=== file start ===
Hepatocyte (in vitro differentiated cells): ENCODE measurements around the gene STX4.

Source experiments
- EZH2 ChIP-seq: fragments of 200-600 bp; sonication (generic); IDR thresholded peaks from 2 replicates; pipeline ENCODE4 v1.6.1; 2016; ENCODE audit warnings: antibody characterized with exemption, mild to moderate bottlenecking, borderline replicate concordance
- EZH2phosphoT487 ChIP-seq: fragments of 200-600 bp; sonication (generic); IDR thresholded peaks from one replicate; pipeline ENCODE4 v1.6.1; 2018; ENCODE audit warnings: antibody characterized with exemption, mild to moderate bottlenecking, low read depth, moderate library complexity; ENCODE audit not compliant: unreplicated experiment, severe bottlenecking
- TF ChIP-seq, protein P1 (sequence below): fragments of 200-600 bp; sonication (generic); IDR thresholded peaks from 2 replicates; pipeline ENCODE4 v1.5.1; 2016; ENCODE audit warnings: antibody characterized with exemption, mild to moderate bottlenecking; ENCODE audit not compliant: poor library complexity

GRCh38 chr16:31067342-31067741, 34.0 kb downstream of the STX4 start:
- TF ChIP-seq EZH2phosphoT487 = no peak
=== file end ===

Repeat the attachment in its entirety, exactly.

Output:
Hepatocyte (in vitro differentiated cells): ENCODE measurements around the gene STX4.

Source experiments
- EZH2 ChIP-seq: fragments of 200-600 bp; sonication (generic); IDR thresholded peaks from 2 replicates; pipeline ENCODE4 v1.6.1; 2016; ENCODE audit warnings: antibody characterized with exemption, mild to moderate bottlenecking, borderline replicate concordance
- EZH2phosphoT487 ChIP-seq: fragments of 200-600 bp; sonication (generic); IDR thresholded peaks from one replicate; pipeline ENCODE4 v1.6.1; 2018; ENCODE audit warnings: antibody characterized with exemption, mild to moderate bottlenecking, low read depth, moderate library complexity; ENCODE audit not compliant: unreplicated experiment, severe bottlenecking
- TF ChIP-seq, protein P1 (sequence below): fragments of 200-600 bp; sonication (generic); IDR thresholded peaks from 2 replicates; pipeline ENCODE4 v1.5.1; 2016; ENCODE audit warnings: antibody characterized with exemption, mild to moderate bottlenecking; ENCODE audit not compliant: poor library complexity

GRCh38 chr16:31067342-31067741, 34.0 kb downstream of the STX4 start:
- TF ChIP-seq EZH2phosphoT487 = no peak